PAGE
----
As the waves of victims came, with skin burnt and lungs struggling to take in air, it quickly became clear that one hospital - or even one state’s hospitals - would not be enough.
Kent County Memorial Hospital in Warwick, closest to the scene, and Rhode Island Hospital in Providence sent out “blast” pages to summon all available doctors, nurses, and support staff.
By day’s end, ambulances and helicopters had taken patients to 11 hospitals in Rhode Island and Massachusetts.
The process worked relatively smoothly, said public health officials, but it also underlined the need to improve the region’s - and the nation’s - ability to respond to major disasters, including terrorist attacks.
Officials hope to have an Internet-based system in place this year to constantly monitor which hospitals are overloaded, and which can help. Yesterday, though, much of that communication was done the old-fashioned way.
“We were making a lot of phone calls today,” said Nancy Ridley, an assistant commissioner of the Massachusetts Department of Public Health, who helped coordinate the response with the hospitals and colleagues in Rhode Island.
Following the Sept. 11 attacks, hospitals across Boston established internal networks to better respond to major crises. Yesterday marked the first time those systems were put into action to respond to a true emergency, rather than a drill, according to Dr. Alasdair Conn, chief of emergency services at Massachusetts General Hospital.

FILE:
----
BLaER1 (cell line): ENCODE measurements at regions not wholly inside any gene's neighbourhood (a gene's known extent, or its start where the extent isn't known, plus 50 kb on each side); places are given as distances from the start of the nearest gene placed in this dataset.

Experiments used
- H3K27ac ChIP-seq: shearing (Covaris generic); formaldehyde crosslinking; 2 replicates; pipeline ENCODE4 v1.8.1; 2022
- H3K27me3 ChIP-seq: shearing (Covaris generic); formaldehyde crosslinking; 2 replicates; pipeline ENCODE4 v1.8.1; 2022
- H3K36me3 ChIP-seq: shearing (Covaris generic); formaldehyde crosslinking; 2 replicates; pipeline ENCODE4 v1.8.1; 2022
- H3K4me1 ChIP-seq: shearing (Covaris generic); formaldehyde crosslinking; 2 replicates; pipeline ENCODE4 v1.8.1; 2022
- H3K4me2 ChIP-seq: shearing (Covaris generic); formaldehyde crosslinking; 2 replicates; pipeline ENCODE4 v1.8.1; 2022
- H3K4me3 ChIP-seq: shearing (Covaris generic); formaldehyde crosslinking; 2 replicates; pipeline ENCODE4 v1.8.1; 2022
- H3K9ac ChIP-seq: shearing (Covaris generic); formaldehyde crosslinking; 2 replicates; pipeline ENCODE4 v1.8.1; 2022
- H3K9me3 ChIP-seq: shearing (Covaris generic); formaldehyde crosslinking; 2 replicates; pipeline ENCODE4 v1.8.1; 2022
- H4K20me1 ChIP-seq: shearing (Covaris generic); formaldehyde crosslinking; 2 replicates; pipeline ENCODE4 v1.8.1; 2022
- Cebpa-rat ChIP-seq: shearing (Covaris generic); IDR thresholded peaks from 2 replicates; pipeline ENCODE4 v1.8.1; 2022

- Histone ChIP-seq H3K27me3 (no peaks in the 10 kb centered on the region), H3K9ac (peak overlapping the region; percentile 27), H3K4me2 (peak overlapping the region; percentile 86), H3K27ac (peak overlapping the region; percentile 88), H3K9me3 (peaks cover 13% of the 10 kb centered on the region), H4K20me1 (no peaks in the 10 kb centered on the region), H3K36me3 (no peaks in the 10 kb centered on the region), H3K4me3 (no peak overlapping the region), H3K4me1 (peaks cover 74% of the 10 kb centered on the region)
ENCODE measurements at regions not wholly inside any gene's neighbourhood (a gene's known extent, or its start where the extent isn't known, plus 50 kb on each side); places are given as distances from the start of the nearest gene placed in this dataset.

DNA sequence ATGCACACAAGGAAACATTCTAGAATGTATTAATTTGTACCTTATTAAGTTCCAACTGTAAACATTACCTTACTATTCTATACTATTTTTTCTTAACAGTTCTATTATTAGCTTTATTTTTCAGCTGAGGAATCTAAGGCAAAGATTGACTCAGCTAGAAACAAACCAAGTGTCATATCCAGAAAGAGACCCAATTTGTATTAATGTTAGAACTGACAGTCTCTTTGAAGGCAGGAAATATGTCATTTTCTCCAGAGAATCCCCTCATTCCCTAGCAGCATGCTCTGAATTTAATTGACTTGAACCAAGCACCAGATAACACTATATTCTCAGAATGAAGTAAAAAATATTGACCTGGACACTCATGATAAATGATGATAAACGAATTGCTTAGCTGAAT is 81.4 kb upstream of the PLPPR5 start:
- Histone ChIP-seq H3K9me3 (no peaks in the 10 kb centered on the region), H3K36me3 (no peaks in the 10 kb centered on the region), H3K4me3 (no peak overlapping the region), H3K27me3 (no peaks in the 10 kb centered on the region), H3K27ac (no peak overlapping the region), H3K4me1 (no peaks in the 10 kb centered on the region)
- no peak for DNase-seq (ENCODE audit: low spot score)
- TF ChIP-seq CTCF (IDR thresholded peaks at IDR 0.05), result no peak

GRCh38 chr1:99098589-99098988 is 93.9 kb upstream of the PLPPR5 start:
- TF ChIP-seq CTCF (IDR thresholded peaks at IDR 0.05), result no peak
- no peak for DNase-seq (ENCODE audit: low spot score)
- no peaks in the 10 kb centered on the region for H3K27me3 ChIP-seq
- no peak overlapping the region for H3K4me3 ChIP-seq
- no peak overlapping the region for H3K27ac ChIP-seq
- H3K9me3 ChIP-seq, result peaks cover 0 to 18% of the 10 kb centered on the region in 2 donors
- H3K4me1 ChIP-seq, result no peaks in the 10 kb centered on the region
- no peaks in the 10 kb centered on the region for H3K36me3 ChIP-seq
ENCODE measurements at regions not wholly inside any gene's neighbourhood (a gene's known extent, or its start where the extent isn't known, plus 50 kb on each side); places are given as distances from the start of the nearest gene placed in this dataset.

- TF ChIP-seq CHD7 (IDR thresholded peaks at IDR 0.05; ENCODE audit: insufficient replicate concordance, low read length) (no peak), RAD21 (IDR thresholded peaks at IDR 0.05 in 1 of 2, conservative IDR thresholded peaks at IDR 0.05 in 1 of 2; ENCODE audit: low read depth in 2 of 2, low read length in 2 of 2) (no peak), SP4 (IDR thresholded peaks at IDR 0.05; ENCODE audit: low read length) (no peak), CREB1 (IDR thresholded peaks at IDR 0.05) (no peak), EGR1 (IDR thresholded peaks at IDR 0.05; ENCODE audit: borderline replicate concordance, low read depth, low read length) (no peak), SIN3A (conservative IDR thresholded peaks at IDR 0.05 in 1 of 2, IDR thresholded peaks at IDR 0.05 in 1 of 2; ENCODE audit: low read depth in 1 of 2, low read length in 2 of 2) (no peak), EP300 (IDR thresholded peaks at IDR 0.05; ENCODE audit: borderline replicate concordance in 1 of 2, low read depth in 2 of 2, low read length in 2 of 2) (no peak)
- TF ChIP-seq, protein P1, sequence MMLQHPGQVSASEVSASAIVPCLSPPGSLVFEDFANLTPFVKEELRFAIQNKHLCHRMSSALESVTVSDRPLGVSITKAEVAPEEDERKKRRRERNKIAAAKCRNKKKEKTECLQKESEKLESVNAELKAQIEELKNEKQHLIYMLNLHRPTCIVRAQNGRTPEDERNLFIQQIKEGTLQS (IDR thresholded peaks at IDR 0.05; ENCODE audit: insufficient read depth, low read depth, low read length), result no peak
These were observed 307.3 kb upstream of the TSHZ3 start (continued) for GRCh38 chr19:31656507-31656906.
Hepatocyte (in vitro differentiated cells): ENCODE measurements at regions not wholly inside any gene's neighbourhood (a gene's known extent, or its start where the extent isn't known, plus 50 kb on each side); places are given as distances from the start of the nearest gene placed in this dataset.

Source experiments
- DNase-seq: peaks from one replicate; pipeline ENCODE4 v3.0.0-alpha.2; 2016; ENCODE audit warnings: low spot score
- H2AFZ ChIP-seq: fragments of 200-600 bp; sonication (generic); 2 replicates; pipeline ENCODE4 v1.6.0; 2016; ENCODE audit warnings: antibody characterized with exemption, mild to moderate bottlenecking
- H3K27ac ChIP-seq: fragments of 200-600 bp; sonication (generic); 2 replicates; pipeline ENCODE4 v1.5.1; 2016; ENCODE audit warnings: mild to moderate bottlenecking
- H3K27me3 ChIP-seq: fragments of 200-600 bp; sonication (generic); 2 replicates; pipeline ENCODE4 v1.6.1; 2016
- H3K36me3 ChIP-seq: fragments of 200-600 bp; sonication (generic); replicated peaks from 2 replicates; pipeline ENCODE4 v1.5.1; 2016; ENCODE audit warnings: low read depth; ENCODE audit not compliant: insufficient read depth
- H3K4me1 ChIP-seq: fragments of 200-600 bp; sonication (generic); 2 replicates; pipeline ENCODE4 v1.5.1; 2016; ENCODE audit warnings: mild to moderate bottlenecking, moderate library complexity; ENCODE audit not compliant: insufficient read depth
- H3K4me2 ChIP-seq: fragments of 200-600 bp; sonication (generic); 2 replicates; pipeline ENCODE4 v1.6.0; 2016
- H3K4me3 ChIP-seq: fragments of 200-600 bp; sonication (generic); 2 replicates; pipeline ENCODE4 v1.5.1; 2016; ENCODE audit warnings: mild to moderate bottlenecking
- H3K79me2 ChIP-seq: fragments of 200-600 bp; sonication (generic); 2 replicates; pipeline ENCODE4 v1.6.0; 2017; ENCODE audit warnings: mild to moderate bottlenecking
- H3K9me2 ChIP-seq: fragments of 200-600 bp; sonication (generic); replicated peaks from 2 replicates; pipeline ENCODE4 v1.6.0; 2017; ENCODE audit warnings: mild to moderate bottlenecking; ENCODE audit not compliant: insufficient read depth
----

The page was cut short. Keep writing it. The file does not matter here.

Among the most seriously injured victims, many stayed in Rhode Island Hospital, and others were sent to Massachusetts General Hospital, Shriners Hospital for Children, and Brigham and Women’s Hospital in Boston. Three other Massachusetts hospitals also took patients from the fire: the University of Massachusetts-Memorial Medical Center in Worcester, Saint Luke’s in New Bedford, and Charlton Memorial Hospital in Fall River.
Last June, the federal government gave the Massachusetts Department of Public Health $22 million in grants for a wide array of terrorism response projects, including improvements in handling a surge of patients, laboratory upgrades, and plans to deliver medication from the federal pharmaceutical stockpile, Ridley said.
Among the most helpful, she said, will be the Health Alert Network, which will tell officials, in real time, what resources - from beds to staff - all the state’s hospitals have available. That prototype of that system is being tested now, she said, and both Massachusetts and Rhode Island should have it operating by year’s end.